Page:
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1771 Eleventh Edition
Samuel Clarke (1675–1729) was the most influential British metaphysician and theologian in the generation between Locke and Berkeley, and only Shaftesbury rivals him in ethics. In all three areas he was very critical of Hobbes, Spinoza, and Toland. Deeply influenced by Newton, Clarke was critical of Descartes’ metaphysics of space and body because of the experimental evidence for Newtonianian doctrines of space, the vacuum, atoms, and attraction and because he believed Descartes’ identifying body with extension and removing final causes from nature had furthered irreligion and had naturally developed into Spinozism.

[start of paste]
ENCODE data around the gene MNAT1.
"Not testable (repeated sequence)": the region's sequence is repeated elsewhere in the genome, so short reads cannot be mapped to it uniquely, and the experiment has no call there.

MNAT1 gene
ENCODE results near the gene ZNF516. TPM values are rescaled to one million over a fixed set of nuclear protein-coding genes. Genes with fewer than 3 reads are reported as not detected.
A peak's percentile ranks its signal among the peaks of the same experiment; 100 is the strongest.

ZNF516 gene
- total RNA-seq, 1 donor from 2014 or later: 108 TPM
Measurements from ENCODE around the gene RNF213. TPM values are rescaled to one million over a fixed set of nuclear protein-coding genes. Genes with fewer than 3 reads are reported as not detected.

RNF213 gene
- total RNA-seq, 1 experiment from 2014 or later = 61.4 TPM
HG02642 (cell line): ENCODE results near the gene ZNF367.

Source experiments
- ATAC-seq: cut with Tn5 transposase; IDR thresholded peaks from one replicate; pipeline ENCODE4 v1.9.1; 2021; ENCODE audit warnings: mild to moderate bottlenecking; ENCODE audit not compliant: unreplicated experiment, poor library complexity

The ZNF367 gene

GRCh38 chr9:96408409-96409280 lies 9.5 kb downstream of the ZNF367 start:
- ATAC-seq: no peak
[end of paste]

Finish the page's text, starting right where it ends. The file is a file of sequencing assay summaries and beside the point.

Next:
Clarke sided with Locke and Newton against Descartes in denying that we have knowledge of the essence of substances, even though we can be sure that there are at least two kinds of substances (mental and material) because their properties (thinking and divisibility) are incompatible. He defended natural religion against the naturalist view that nature constitutes a self-sufficient system and defended revealed religion against deism. Clarke adopted Newton’s natural philosophy early on. Through his association with Newton, Clarke was the de facto spokesperson for Newtonianism in the first half the eighteenth century, not only explaining the natural science but also providing a metaphysical support and theological interpretation for it.
Item # ES1771
Appraisal Value: $1,000
Sale Price: $300